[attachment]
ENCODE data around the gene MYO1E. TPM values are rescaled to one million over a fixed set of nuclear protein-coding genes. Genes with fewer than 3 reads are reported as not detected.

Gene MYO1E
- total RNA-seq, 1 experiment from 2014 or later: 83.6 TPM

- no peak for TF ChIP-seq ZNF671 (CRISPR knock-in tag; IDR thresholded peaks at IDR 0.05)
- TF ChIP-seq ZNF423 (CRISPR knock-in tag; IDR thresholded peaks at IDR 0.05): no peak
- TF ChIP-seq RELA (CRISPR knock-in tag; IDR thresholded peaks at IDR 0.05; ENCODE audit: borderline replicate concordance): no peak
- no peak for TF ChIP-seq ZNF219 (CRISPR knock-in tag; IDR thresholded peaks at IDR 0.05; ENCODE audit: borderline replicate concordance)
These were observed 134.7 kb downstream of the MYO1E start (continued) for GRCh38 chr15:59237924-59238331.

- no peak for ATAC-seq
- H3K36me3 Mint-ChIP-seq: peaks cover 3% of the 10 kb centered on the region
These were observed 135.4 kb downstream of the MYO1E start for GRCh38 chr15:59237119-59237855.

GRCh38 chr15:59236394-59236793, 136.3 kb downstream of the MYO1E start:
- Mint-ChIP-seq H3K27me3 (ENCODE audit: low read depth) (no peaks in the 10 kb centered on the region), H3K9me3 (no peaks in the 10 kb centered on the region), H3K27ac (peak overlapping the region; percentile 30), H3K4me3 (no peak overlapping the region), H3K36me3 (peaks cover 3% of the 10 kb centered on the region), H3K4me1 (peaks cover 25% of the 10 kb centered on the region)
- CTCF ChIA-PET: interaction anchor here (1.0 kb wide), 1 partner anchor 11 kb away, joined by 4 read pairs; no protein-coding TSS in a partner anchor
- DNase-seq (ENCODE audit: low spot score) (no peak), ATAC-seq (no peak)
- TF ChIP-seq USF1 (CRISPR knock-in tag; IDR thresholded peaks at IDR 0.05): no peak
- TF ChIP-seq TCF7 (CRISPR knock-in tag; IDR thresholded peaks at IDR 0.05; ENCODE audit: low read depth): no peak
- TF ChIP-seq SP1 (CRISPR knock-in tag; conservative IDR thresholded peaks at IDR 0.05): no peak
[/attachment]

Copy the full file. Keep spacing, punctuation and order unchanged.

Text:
ENCODE data around the gene MYO1E. TPM values are rescaled to one million over a fixed set of nuclear protein-coding genes. Genes with fewer than 3 reads are reported as not detected.

Gene MYO1E
- total RNA-seq, 1 experiment from 2014 or later: 83.6 TPM

- no peak for TF ChIP-seq ZNF671 (CRISPR knock-in tag; IDR thresholded peaks at IDR 0.05)
- TF ChIP-seq ZNF423 (CRISPR knock-in tag; IDR thresholded peaks at IDR 0.05): no peak
- TF ChIP-seq RELA (CRISPR knock-in tag; IDR thresholded peaks at IDR 0.05; ENCODE audit: borderline replicate concordance): no peak
- no peak for TF ChIP-seq ZNF219 (CRISPR knock-in tag; IDR thresholded peaks at IDR 0.05; ENCODE audit: borderline replicate concordance)
These were observed 134.7 kb downstream of the MYO1E start (continued) for GRCh38 chr15:59237924-59238331.

- no peak for ATAC-seq
- H3K36me3 Mint-ChIP-seq: peaks cover 3% of the 10 kb centered on the region
These were observed 135.4 kb downstream of the MYO1E start for GRCh38 chr15:59237119-59237855.

GRCh38 chr15:59236394-59236793, 136.3 kb downstream of the MYO1E start:
- Mint-ChIP-seq H3K27me3 (ENCODE audit: low read depth) (no peaks in the 10 kb centered on the region), H3K9me3 (no peaks in the 10 kb centered on the region), H3K27ac (peak overlapping the region; percentile 30), H3K4me3 (no peak overlapping the region), H3K36me3 (peaks cover 3% of the 10 kb centered on the region), H3K4me1 (peaks cover 25% of the 10 kb centered on the region)
- CTCF ChIA-PET: interaction anchor here (1.0 kb wide), 1 partner anchor 11 kb away, joined by 4 read pairs; no protein-coding TSS in a partner anchor
- DNase-seq (ENCODE audit: low spot score) (no peak), ATAC-seq (no peak)
- TF ChIP-seq USF1 (CRISPR knock-in tag; IDR thresholded peaks at IDR 0.05): no peak
- TF ChIP-seq TCF7 (CRISPR knock-in tag; IDR thresholded peaks at IDR 0.05; ENCODE audit: low read depth): no peak
- TF ChIP-seq SP1 (CRISPR knock-in tag; conservative IDR thresholded peaks at IDR 0.05): no peak